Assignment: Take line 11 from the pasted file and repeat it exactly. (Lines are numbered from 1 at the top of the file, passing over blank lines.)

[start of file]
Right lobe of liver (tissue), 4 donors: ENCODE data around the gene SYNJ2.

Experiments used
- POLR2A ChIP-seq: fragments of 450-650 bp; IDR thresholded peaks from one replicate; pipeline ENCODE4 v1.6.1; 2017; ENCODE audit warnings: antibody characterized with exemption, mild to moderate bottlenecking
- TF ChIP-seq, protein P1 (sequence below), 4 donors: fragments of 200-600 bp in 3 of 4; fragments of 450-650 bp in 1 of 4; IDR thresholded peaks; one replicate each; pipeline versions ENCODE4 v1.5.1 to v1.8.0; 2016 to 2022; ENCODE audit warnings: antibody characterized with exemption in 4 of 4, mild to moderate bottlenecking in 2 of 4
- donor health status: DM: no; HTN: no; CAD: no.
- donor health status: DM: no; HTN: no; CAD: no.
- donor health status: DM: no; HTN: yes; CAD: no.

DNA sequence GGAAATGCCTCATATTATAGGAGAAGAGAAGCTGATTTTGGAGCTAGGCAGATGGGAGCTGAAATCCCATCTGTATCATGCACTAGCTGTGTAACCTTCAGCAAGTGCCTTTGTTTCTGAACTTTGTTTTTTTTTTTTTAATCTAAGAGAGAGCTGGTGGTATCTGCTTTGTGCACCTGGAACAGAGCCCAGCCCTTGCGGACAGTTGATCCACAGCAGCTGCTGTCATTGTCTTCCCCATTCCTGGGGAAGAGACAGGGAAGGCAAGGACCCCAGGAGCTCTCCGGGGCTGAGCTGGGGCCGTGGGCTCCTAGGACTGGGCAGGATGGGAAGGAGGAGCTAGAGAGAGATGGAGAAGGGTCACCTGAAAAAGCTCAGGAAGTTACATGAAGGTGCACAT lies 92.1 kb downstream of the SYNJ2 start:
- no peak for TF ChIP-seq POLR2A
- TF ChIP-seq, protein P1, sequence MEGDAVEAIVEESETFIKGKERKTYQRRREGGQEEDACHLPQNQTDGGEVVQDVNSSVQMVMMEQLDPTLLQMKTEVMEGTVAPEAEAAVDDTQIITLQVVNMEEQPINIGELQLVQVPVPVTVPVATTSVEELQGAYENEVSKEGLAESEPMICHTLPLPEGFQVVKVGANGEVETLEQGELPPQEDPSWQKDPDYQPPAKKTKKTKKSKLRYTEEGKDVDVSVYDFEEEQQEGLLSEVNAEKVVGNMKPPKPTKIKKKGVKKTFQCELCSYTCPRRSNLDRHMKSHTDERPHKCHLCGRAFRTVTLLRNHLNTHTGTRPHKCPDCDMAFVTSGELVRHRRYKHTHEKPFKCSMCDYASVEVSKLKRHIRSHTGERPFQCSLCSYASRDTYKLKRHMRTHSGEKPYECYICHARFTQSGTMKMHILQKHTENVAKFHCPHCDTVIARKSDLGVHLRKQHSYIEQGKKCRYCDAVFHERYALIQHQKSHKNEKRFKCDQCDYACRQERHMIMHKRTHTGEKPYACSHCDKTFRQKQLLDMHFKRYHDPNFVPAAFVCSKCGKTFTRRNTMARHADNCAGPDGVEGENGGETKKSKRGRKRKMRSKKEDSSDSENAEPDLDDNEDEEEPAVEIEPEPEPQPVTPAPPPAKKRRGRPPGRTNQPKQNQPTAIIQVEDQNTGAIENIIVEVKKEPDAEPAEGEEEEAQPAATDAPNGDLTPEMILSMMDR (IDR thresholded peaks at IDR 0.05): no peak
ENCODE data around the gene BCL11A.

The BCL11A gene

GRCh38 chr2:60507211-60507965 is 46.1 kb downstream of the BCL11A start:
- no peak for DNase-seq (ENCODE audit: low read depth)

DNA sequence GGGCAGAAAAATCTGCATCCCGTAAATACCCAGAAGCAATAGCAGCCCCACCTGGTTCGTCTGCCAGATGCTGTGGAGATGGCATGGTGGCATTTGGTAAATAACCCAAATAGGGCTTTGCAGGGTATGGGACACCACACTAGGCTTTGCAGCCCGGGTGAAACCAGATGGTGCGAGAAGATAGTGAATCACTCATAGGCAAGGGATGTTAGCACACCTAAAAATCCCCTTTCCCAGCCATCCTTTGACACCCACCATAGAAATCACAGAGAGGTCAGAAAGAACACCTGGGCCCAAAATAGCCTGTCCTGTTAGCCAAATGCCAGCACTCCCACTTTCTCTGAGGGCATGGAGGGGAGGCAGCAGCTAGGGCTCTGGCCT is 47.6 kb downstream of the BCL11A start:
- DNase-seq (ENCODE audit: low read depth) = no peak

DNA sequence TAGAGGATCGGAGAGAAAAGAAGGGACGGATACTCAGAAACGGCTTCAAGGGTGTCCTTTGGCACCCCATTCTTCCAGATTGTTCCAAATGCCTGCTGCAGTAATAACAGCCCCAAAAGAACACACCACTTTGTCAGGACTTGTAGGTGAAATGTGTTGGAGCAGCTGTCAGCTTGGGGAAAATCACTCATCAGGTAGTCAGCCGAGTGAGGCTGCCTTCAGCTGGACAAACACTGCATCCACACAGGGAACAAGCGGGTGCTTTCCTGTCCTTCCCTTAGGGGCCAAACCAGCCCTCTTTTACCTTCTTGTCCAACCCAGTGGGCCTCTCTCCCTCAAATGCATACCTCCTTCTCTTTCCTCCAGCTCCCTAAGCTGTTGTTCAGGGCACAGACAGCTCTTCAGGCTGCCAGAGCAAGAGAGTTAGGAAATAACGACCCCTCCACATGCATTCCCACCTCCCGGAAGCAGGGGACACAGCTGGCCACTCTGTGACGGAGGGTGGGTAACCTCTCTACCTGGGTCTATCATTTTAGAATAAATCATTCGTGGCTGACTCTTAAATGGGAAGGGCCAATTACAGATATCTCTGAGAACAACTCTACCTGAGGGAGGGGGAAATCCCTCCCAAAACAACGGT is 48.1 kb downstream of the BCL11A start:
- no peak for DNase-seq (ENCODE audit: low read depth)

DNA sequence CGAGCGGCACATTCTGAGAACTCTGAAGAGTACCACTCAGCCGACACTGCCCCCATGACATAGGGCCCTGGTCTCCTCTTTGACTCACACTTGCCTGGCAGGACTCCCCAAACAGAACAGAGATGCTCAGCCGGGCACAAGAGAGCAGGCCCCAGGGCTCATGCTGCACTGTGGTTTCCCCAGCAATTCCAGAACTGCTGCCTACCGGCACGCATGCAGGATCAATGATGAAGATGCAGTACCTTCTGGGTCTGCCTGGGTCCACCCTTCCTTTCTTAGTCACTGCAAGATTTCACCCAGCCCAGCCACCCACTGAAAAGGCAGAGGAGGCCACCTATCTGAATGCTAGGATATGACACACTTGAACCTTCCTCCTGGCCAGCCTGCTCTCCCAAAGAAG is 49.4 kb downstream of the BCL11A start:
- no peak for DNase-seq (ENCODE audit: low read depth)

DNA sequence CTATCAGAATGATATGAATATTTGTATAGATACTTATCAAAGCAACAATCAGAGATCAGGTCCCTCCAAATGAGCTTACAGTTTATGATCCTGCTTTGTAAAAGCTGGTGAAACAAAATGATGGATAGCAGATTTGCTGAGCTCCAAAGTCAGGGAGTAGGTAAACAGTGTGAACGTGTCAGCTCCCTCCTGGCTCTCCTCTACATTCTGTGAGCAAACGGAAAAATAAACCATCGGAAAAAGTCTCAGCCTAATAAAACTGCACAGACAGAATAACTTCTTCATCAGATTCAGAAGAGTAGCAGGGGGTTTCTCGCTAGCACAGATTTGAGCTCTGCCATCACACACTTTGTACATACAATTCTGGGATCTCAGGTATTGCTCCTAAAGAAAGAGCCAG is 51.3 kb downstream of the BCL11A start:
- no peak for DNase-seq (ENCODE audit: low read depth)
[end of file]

ENCODE data around the gene BCL11A.